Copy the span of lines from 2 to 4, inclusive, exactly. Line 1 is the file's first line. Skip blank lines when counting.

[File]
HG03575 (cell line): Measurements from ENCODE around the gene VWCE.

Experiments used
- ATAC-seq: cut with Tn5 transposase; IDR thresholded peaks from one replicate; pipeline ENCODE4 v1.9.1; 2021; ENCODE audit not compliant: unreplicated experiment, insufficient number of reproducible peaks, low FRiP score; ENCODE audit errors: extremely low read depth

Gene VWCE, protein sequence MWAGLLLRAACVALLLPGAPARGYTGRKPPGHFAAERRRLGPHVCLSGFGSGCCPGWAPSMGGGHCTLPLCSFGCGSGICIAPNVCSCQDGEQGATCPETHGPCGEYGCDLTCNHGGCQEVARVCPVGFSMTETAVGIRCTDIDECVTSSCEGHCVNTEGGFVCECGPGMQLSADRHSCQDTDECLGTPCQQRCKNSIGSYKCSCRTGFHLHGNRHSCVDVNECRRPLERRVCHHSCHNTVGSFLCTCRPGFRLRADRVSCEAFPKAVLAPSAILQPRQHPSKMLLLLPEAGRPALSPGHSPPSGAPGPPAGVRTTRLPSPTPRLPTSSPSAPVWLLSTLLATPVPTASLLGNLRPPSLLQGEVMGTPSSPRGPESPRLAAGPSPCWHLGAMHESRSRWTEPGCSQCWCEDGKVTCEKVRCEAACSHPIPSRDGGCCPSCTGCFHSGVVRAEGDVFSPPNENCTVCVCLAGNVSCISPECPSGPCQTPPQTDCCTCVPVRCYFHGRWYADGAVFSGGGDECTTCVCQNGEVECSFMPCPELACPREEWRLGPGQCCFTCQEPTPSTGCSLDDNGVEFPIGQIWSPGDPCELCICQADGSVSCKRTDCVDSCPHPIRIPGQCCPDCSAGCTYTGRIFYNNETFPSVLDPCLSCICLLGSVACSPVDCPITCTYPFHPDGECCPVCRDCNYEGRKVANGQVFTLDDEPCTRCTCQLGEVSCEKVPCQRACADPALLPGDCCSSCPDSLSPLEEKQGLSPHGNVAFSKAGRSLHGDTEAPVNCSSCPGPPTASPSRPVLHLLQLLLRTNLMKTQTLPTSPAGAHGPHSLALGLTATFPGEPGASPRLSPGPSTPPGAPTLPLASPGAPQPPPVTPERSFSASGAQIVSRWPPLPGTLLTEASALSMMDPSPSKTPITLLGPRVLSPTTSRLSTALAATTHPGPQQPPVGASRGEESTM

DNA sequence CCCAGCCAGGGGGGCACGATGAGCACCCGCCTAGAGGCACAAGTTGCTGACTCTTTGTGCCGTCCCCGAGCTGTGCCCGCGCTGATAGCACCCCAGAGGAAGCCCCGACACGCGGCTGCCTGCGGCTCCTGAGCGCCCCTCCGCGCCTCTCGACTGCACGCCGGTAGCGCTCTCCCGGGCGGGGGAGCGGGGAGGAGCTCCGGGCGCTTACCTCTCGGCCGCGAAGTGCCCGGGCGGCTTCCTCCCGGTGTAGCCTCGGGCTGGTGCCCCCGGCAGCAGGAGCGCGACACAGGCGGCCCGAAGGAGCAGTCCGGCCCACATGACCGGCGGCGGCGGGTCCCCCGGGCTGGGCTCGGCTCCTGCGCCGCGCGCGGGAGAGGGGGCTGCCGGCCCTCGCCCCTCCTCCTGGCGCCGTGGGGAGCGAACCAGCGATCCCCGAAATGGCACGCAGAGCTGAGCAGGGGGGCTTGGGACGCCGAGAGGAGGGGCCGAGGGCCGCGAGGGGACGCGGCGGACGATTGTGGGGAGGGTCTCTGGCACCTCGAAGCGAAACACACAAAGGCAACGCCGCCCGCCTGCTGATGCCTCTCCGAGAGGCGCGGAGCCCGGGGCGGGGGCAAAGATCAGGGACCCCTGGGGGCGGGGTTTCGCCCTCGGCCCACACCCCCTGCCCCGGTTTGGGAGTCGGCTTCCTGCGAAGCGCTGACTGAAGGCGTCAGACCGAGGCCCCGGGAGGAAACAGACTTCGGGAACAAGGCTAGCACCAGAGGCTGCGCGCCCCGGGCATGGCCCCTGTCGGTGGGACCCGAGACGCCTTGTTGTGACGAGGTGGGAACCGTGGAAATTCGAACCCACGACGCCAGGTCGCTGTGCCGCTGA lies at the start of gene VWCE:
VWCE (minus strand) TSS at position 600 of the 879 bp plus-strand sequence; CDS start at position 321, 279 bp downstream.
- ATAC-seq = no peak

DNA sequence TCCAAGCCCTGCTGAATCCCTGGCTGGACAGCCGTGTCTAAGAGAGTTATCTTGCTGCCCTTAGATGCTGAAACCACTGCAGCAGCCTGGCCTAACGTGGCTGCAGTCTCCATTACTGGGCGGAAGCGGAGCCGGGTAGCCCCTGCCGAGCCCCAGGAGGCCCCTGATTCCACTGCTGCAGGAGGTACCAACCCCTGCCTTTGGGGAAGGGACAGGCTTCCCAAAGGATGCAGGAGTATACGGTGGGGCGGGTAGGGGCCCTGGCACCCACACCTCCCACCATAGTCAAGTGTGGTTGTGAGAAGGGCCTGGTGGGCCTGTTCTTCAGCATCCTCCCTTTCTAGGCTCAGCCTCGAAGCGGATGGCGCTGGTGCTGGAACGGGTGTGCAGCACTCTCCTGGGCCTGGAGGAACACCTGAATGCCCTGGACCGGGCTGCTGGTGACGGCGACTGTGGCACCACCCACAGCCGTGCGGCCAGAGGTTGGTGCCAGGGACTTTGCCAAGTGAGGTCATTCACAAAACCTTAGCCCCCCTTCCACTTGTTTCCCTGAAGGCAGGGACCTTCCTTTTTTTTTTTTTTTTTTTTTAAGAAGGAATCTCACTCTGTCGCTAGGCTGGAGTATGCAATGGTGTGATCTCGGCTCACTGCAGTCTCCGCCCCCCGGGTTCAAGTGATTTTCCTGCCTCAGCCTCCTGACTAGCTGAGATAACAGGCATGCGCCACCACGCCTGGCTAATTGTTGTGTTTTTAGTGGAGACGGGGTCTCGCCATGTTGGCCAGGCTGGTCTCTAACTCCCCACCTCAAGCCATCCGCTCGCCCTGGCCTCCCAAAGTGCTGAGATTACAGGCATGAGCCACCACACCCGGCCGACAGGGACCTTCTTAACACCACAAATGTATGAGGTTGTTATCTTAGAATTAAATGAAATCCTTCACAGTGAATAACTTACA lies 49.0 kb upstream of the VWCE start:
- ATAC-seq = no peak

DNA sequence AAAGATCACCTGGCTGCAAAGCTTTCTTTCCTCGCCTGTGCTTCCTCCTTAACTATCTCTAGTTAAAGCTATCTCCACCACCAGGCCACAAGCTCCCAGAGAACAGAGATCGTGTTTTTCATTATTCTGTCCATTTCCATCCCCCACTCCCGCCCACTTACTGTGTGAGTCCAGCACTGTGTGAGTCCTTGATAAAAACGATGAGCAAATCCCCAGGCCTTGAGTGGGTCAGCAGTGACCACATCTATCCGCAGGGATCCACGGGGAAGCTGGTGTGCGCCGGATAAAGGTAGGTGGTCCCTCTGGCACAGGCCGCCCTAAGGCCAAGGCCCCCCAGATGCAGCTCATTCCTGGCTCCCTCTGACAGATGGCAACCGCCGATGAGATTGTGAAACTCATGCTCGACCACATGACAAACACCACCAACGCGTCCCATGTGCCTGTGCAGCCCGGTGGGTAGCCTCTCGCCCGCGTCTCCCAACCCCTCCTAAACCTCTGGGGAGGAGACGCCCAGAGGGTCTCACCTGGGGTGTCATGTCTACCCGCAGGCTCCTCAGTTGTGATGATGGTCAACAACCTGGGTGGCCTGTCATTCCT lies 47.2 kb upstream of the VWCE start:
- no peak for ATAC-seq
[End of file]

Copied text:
Experiments used
- ATAC-seq: cut with Tn5 transposase; IDR thresholded peaks from one replicate; pipeline ENCODE4 v1.9.1; 2021; ENCODE audit not compliant: unreplicated experiment, insufficient number of reproducible peaks, low FRiP score; ENCODE audit errors: extremely low read depth

Gene VWCE, protein sequence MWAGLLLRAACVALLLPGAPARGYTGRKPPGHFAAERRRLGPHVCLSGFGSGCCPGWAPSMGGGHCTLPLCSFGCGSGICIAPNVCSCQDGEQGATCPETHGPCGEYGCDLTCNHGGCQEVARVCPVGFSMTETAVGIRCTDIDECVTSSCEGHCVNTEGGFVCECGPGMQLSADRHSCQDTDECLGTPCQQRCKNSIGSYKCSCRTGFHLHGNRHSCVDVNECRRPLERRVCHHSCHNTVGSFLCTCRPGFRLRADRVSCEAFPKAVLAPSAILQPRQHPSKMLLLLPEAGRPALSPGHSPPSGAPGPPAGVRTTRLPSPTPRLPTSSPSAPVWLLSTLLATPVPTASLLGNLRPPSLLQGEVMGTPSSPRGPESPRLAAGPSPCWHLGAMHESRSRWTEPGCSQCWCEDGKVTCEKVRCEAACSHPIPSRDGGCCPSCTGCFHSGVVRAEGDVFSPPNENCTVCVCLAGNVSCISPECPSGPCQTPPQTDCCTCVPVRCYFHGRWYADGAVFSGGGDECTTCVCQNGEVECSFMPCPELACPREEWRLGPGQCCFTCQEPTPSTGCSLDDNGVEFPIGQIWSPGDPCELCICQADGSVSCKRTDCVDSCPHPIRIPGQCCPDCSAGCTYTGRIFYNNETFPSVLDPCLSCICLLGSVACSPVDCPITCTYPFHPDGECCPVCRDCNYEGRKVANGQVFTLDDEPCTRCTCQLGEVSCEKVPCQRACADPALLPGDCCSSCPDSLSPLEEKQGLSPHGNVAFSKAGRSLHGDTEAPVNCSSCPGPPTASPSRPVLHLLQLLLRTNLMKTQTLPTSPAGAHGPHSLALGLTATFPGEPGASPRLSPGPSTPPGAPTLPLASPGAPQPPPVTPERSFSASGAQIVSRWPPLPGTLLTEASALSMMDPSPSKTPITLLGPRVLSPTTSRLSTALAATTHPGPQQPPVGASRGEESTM